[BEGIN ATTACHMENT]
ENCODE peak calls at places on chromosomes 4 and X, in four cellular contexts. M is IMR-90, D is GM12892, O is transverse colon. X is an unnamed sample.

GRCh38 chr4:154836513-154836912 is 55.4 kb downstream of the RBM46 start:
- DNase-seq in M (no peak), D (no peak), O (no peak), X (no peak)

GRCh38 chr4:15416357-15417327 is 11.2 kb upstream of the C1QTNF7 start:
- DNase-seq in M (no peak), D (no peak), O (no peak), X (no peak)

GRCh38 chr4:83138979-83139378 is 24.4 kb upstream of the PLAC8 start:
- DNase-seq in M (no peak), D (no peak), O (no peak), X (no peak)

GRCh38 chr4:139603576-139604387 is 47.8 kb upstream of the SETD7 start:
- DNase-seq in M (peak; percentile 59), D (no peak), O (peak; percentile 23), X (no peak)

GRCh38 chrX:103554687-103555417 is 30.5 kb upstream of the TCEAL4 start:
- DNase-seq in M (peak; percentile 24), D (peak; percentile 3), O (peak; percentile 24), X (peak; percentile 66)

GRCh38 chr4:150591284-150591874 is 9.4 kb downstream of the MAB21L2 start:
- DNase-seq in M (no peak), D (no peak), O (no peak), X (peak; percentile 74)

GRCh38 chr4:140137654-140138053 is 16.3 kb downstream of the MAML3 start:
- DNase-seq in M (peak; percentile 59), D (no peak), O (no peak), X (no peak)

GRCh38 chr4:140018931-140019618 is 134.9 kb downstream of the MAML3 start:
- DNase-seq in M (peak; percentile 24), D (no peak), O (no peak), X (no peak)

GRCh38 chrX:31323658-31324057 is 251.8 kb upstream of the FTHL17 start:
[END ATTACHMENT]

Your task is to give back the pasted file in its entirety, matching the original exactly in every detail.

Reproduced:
ENCODE peak calls at places on chromosomes 4 and X, in four cellular contexts. M is IMR-90, D is GM12892, O is transverse colon. X is an unnamed sample.

GRCh38 chr4:154836513-154836912 is 55.4 kb downstream of the RBM46 start:
- DNase-seq in M (no peak), D (no peak), O (no peak), X (no peak)

GRCh38 chr4:15416357-15417327 is 11.2 kb upstream of the C1QTNF7 start:
- DNase-seq in M (no peak), D (no peak), O (no peak), X (no peak)

GRCh38 chr4:83138979-83139378 is 24.4 kb upstream of the PLAC8 start:
- DNase-seq in M (no peak), D (no peak), O (no peak), X (no peak)

GRCh38 chr4:139603576-139604387 is 47.8 kb upstream of the SETD7 start:
- DNase-seq in M (peak; percentile 59), D (no peak), O (peak; percentile 23), X (no peak)

GRCh38 chrX:103554687-103555417 is 30.5 kb upstream of the TCEAL4 start:
- DNase-seq in M (peak; percentile 24), D (peak; percentile 3), O (peak; percentile 24), X (peak; percentile 66)

GRCh38 chr4:150591284-150591874 is 9.4 kb downstream of the MAB21L2 start:
- DNase-seq in M (no peak), D (no peak), O (no peak), X (peak; percentile 74)

GRCh38 chr4:140137654-140138053 is 16.3 kb downstream of the MAML3 start:
- DNase-seq in M (peak; percentile 59), D (no peak), O (no peak), X (no peak)

GRCh38 chr4:140018931-140019618 is 134.9 kb downstream of the MAML3 start:
- DNase-seq in M (peak; percentile 24), D (no peak), O (no peak), X (no peak)

GRCh38 chrX:31323658-31324057 is 251.8 kb upstream of the FTHL17 start: